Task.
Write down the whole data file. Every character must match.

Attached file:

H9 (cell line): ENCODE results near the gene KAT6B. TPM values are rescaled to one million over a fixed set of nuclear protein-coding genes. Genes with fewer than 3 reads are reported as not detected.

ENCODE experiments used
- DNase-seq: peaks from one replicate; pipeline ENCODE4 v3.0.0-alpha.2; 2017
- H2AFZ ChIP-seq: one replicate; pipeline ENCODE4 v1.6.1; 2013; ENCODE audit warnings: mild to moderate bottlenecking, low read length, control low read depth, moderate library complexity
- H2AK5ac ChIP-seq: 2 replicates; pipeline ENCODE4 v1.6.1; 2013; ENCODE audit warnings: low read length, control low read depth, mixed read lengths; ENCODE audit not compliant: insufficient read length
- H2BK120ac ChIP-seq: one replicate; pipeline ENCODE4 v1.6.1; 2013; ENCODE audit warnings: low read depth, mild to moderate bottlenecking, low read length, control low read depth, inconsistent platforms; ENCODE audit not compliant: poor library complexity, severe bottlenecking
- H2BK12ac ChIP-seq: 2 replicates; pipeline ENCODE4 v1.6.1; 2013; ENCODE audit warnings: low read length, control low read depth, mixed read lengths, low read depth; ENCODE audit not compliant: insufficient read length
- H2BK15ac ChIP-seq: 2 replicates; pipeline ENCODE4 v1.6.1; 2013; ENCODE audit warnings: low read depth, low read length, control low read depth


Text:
H9 (cell line): ENCODE results near the gene KAT6B. TPM values are rescaled to one million over a fixed set of nuclear protein-coding genes. Genes with fewer than 3 reads are reported as not detected.

ENCODE experiments used
- DNase-seq: peaks from one replicate; pipeline ENCODE4 v3.0.0-alpha.2; 2017
- H2AFZ ChIP-seq: one replicate; pipeline ENCODE4 v1.6.1; 2013; ENCODE audit warnings: mild to moderate bottlenecking, low read length, control low read depth, moderate library complexity
- H2AK5ac ChIP-seq: 2 replicates; pipeline ENCODE4 v1.6.1; 2013; ENCODE audit warnings: low read length, control low read depth, mixed read lengths; ENCODE audit not compliant: insufficient read length
- H2BK120ac ChIP-seq: one replicate; pipeline ENCODE4 v1.6.1; 2013; ENCODE audit warnings: low read depth, mild to moderate bottlenecking, low read length, control low read depth, inconsistent platforms; ENCODE audit not compliant: poor library complexity, severe bottlenecking
- H2BK12ac ChIP-seq: 2 replicates; pipeline ENCODE4 v1.6.1; 2013; ENCODE audit warnings: low read length, control low read depth, mixed read lengths, low read depth; ENCODE audit not compliant: insufficient read length
- H2BK15ac ChIP-seq: 2 replicates; pipeline ENCODE4 v1.6.1; 2013; ENCODE audit warnings: low read depth, low read length, control low read depth